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On the Fireline: Living and Dying with Wildland Firefighters

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3.88  ·  Rating details ·  68 ratings  ·  7 reviews
In this rugged account of a rugged profession, Matthew Desmond explores the heart and soul of the wildland firefighter. Having joined a firecrew in Northern Arizona as a young man, Desmond relates his experiences with intimate knowledge and native ease, adroitly balancing emotion with analysis and action with insight. On the Fireline shows that these firefighters aren’t th ...more
Paperback, 384 pages
Published August 1st 2009 by University of Chicago Press (first published 2007)
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3.88  · 
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 ·  68 ratings  ·  7 reviews


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Tim Neale
Jan 11, 2018 rated it really liked it  ·  review of another edition
Understandably, this book is not as good a 'read' as Evicted. It is based on Desmond's Masters thesis and has some of the staging of a thesis throughout. Nonetheless, the examples and narratives are well-chosen, and it wears its grounding in sociology/scholarship lightly enough for a broad spectrum of readers.
Brian
Jun 16, 2017 rated it really liked it  ·  review of another edition
A good ethnography of wildland firefighters, though could have used some more editing in places. Definitely felt like more of a PhD dissertation than Evicted.
Brayden
Feb 17, 2010 rated it really liked it  ·  review of another edition
I normally don't review my "work books" on here because I figure my friends don't care to read them, but this one might be interesting to a lot of you, whether you're sociologists or not. The book details what it's like to be a wildland firefighter in Arizona, describing the risks and physical demands of the job and explaining how firefighters overcome the uncertainty of the job to put themselves in dangerous situations. Desmond describes the inner life of the firefighter as being guided by a "c ...more
Dirk
May 30, 2012 rated it it was amazing  ·  review of another edition
This is the best ethnography I have been reading in recent years. Desmond spend more than 2 years in the fire service and developed an ethnography that adds to various areas of research, including the sociology of organisations, the work I risky domains, addresses the question why people take on life threatening jobs as well as the current debate about causality and ethnography. The book is very well written and highly recommendable also to those working in the fire service and managing risky or ...more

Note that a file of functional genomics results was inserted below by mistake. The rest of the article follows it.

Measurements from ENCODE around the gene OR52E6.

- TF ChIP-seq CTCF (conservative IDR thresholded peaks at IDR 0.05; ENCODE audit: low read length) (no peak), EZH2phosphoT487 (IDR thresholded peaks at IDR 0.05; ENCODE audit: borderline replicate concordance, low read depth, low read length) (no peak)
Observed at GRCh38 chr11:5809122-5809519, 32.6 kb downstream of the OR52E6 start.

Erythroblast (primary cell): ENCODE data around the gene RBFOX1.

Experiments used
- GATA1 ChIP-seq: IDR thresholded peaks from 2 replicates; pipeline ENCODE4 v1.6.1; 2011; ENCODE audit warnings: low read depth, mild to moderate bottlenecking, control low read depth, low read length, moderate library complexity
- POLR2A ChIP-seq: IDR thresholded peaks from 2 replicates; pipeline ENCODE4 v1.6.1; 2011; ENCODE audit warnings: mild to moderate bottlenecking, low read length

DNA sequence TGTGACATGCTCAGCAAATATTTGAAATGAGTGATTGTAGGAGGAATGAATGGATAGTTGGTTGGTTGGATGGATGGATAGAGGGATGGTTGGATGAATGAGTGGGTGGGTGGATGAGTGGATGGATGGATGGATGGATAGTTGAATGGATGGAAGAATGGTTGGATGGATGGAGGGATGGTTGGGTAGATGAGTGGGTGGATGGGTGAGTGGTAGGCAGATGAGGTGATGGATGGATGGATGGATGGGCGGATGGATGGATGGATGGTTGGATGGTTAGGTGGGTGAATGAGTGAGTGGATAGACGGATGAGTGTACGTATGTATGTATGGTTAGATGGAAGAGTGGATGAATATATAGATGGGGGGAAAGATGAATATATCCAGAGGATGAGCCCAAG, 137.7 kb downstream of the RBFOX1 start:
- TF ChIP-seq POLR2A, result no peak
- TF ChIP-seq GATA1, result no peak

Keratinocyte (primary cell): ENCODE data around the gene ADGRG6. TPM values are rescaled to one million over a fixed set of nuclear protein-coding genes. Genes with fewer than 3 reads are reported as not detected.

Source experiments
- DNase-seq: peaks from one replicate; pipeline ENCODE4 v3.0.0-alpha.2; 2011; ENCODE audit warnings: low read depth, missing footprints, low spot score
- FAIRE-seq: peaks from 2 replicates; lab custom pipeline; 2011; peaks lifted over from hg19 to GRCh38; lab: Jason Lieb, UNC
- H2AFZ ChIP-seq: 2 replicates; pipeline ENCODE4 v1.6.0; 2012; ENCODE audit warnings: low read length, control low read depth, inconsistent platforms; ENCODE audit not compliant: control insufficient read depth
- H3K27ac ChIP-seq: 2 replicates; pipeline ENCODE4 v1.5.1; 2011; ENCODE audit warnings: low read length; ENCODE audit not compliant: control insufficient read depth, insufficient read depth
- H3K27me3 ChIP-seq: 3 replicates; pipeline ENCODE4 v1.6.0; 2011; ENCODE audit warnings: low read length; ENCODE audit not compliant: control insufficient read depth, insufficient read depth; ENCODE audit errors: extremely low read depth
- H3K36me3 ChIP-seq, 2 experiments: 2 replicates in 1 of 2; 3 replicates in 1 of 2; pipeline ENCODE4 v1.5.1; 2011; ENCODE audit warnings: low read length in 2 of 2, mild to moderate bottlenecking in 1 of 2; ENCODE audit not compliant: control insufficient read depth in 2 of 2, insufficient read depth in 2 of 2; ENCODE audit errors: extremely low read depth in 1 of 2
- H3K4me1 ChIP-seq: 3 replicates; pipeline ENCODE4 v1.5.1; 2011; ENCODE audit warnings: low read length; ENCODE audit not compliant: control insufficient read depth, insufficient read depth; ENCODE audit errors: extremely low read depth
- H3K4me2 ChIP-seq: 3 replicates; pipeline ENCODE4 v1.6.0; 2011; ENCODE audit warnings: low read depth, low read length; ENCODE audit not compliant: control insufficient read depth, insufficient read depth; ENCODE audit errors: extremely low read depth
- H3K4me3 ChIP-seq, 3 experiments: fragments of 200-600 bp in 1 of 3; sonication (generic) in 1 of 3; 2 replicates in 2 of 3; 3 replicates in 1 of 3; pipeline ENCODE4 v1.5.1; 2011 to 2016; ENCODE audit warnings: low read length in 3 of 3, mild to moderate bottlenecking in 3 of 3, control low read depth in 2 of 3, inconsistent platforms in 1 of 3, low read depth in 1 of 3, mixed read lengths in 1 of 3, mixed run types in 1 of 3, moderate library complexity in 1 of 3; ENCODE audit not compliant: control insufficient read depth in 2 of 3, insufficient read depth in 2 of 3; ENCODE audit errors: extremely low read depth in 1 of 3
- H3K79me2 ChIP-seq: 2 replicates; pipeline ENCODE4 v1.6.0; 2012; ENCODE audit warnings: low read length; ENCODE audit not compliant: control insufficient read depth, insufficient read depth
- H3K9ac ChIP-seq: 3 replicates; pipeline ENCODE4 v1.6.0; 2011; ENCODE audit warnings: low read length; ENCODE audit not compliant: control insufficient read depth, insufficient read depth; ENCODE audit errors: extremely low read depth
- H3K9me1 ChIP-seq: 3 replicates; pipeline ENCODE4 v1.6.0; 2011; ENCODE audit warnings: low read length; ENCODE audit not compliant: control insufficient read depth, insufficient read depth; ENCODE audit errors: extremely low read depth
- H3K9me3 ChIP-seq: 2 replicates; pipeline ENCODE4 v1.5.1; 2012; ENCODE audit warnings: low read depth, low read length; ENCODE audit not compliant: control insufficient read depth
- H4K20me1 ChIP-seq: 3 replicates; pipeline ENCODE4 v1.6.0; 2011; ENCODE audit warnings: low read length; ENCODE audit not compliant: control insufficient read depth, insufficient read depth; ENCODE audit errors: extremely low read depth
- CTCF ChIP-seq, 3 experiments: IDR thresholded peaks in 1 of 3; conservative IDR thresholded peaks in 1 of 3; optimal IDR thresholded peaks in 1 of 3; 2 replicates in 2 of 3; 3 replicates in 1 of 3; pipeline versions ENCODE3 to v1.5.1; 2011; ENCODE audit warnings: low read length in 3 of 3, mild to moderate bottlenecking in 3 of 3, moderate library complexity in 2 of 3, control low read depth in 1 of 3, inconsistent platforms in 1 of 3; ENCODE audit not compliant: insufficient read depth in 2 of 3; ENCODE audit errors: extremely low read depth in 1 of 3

Alexis
Oct 27, 2007 rated it really liked it  ·  review of another edition
Shelves: schoolreferences
This was very well done. If there is anyone out there who would like to really understand fire this is the book to read. The author captures all the little nuances that are so many times lost by Maclean and other fire authors because they have not fought fire.

There were a few things that were definitely crew-specific, and he didn't point those out and seems to believe that that is the way all fire crews think and are, which I have seen different. But again, overall it was very authentic and pai
...more
Audrey
Mar 31, 2016 rated it it was amazing  ·  review of another edition
This book is amazing.. You can tell this author put there heart into writing this book. I highly recommend it. I definitely will be reading more of Matthew Desmond's work.
Molly
Jul 14, 2009 rated it liked it  ·  review of another edition
at least it wasn't too preachy.
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Matthew Desmond is an American sociologist and urban ethnographer. He is currently the John L. Loeb Associate Professor of the Social Sciences at Harvard University and Co-Director of the Justice and Poverty Project. The author of several books, including the award-winning book, "On the Fireline," and "Evicted: Poverty and Profit in the American City," Desmond was awarded a MacArthur "Genius" gran ...more
“Wildland firefighters do not enjoy the cultural prestige that structural firefighters do. They do not wax their fire engines and cruise down the local parade route, lights flashing; they are not the subject of countless popular books and movies; major politicians do not honor their sacrifices on the Senate floor or from the Rose Garden; they do not have bagpipe bands, fancy equipment, enduring icons, or other signifiers of honor verifying the importance of their activity.” 4 likes
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